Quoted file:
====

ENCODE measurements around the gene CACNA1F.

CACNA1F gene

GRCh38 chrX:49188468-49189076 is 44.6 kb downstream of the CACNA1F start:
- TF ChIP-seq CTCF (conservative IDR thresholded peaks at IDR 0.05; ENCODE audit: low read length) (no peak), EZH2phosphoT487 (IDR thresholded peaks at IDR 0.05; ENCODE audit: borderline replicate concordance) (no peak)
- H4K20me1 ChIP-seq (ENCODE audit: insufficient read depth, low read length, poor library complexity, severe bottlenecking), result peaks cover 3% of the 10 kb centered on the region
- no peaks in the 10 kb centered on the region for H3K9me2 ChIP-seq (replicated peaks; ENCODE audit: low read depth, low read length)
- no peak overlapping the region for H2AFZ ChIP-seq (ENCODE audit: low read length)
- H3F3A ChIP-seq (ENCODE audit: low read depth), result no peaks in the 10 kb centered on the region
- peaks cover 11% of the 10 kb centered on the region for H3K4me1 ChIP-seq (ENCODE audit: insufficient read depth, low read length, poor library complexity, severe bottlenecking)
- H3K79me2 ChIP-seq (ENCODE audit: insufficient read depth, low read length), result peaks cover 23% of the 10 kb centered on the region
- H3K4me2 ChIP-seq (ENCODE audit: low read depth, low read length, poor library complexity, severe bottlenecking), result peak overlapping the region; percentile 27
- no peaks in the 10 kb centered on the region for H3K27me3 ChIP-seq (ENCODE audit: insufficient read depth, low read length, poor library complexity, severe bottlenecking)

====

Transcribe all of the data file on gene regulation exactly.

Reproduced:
ENCODE measurements around the gene CACNA1F.

CACNA1F gene

GRCh38 chrX:49188468-49189076 is 44.6 kb downstream of the CACNA1F start:
- TF ChIP-seq CTCF (conservative IDR thresholded peaks at IDR 0.05; ENCODE audit: low read length) (no peak), EZH2phosphoT487 (IDR thresholded peaks at IDR 0.05; ENCODE audit: borderline replicate concordance) (no peak)
- H4K20me1 ChIP-seq (ENCODE audit: insufficient read depth, low read length, poor library complexity, severe bottlenecking), result peaks cover 3% of the 10 kb centered on the region
- no peaks in the 10 kb centered on the region for H3K9me2 ChIP-seq (replicated peaks; ENCODE audit: low read depth, low read length)
- no peak overlapping the region for H2AFZ ChIP-seq (ENCODE audit: low read length)
- H3F3A ChIP-seq (ENCODE audit: low read depth), result no peaks in the 10 kb centered on the region
- peaks cover 11% of the 10 kb centered on the region for H3K4me1 ChIP-seq (ENCODE audit: insufficient read depth, low read length, poor library complexity, severe bottlenecking)
- H3K79me2 ChIP-seq (ENCODE audit: insufficient read depth, low read length), result peaks cover 23% of the 10 kb centered on the region
- H3K4me2 ChIP-seq (ENCODE audit: low read depth, low read length, poor library complexity, severe bottlenecking), result peak overlapping the region; percentile 27
- no peaks in the 10 kb centered on the region for H3K27me3 ChIP-seq (ENCODE audit: insufficient read depth, low read length, poor library complexity, severe bottlenecking)